“It was a necessary and useful expense to get them through a tough period and to fix the problems they were having,” said Rachal, whose clients in January were particularly concerned about the board’s lack of transparency.
Rachal said the amount billed was “certainly consistent with the work I saw being done.”
Lycée’s board now includes three lawyers; it is common for charter schools to utilize board members’ professional skills.
Reid continues to attend school board and committee meetings. He said the firm does pro bono work for the school, but it’s not clear what work has been for free.
When asked her opinion on the legal expenses, Lycée parent Paula Griffin told The Lens via email that she is disappointed that school received January’s bill so late. If that’s any indication of how much the school may be charged for the following months, she wrote, “we must ask the Board of Directors to reconsider their original agreement for legal services with Adams and Reese going forward.”
Another parent, Charles Varley, pointed the finger at Montes, outgoing board members and the administration, calling the legal expenses “the direct consequence of the incompetence and gross mismanagement of our school.”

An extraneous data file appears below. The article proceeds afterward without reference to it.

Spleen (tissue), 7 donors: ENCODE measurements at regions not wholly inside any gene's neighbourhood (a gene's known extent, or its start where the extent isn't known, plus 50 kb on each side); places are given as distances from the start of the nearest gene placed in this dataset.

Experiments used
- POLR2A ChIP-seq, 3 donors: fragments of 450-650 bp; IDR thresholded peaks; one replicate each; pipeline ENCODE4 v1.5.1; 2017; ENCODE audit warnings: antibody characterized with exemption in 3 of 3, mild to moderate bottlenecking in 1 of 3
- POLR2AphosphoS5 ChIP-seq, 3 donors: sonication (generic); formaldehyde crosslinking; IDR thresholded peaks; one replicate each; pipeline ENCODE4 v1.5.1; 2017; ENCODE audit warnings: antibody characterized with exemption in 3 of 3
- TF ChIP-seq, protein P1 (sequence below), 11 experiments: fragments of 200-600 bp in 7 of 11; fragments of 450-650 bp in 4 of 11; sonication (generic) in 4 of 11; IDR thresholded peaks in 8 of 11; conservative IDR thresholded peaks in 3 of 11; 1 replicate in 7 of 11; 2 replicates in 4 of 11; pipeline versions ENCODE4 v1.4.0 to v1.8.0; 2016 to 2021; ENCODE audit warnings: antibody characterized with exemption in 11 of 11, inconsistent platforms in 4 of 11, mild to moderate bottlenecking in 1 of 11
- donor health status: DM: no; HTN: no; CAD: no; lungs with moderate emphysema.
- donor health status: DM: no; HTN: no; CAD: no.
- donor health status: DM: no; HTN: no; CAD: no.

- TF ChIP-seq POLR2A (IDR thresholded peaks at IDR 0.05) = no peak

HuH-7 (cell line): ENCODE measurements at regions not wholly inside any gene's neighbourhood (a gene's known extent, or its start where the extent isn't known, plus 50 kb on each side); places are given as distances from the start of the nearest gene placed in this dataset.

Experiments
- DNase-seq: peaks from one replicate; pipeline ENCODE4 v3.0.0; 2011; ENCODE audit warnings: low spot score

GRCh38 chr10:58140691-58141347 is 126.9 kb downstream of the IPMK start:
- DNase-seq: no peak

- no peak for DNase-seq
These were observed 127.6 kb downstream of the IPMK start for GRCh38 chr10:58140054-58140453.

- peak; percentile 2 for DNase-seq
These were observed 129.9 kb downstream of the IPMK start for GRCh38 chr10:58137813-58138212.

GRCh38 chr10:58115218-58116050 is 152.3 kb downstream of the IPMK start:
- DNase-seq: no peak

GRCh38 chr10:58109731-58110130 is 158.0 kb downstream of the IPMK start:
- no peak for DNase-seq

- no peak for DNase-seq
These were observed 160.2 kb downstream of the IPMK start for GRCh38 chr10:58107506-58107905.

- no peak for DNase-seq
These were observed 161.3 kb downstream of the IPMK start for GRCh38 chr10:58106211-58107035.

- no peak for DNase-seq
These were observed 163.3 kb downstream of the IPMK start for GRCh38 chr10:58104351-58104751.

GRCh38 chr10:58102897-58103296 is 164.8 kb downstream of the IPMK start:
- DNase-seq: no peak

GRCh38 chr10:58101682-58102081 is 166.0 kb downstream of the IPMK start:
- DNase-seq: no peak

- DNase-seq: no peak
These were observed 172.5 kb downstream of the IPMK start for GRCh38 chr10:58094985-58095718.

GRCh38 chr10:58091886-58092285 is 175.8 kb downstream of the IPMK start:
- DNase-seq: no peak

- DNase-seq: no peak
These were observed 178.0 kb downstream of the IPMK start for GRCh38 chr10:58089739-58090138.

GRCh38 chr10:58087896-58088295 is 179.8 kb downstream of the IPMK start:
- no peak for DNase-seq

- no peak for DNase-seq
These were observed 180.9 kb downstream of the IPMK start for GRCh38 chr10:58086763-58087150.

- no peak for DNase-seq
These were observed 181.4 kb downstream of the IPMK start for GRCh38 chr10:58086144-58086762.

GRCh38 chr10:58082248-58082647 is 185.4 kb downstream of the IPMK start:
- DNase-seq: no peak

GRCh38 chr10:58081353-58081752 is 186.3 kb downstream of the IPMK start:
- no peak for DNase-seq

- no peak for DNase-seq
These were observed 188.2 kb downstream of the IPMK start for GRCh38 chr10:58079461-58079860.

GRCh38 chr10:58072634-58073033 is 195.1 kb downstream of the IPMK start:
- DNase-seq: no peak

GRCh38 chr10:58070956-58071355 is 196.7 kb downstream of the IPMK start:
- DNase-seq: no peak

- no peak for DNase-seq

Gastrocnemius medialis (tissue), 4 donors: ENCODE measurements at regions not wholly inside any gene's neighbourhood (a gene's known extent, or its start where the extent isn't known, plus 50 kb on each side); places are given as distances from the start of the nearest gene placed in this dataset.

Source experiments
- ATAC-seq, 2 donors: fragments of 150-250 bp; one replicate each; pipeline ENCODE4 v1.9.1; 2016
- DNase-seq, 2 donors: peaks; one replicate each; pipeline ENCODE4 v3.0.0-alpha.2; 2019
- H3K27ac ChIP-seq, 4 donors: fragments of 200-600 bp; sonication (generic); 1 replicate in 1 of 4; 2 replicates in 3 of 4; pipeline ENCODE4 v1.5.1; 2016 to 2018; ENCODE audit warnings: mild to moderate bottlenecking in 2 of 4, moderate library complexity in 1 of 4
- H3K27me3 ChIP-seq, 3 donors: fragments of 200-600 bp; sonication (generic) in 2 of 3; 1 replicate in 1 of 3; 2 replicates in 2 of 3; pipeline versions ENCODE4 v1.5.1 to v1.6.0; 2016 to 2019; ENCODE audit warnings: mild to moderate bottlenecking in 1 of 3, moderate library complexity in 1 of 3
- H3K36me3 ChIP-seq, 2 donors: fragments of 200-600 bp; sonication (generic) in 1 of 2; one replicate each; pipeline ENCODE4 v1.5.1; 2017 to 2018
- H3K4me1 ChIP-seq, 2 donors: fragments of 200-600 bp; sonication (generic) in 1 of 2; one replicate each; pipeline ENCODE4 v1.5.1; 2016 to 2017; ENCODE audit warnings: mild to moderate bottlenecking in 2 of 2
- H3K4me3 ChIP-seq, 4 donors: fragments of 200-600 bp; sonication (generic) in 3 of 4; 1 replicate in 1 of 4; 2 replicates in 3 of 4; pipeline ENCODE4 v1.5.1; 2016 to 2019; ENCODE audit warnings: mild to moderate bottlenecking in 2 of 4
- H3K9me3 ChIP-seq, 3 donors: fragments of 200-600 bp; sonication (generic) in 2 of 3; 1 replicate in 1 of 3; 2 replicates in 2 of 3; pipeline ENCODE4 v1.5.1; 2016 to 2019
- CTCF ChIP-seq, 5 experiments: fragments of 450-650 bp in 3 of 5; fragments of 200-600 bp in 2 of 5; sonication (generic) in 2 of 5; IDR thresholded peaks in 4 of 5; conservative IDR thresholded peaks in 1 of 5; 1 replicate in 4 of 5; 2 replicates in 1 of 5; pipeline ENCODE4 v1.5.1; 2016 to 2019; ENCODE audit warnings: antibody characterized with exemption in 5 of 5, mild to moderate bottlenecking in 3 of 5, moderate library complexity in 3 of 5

“His, other board members’ and administration’s atrocious handling of affairs made it necessary to retain the services of an expert attorney and we all know that expert attorneys don’t come cheap,” Varley said.
All of this could have been avoided, he said, had the board “simply done things right in the first place.”
Lycée finance director Julianne Ruocco said the school is already over budget in the area of consultant services, which includes attorneys fees. It has not received any bills from Adams and Reese past those for January services, she said.
The school spent $105,991 of the budgeted $100,853 for consulting firms, including the legal bills, as of May 31. Besides legal work, that part of the budget also goes toward fundraising, development projects, school software and bank service charges.
Despite that overspending, Ruocco said this week that she still projects Lycée’s budget will have an overall surplus when the fiscal year ends June 30.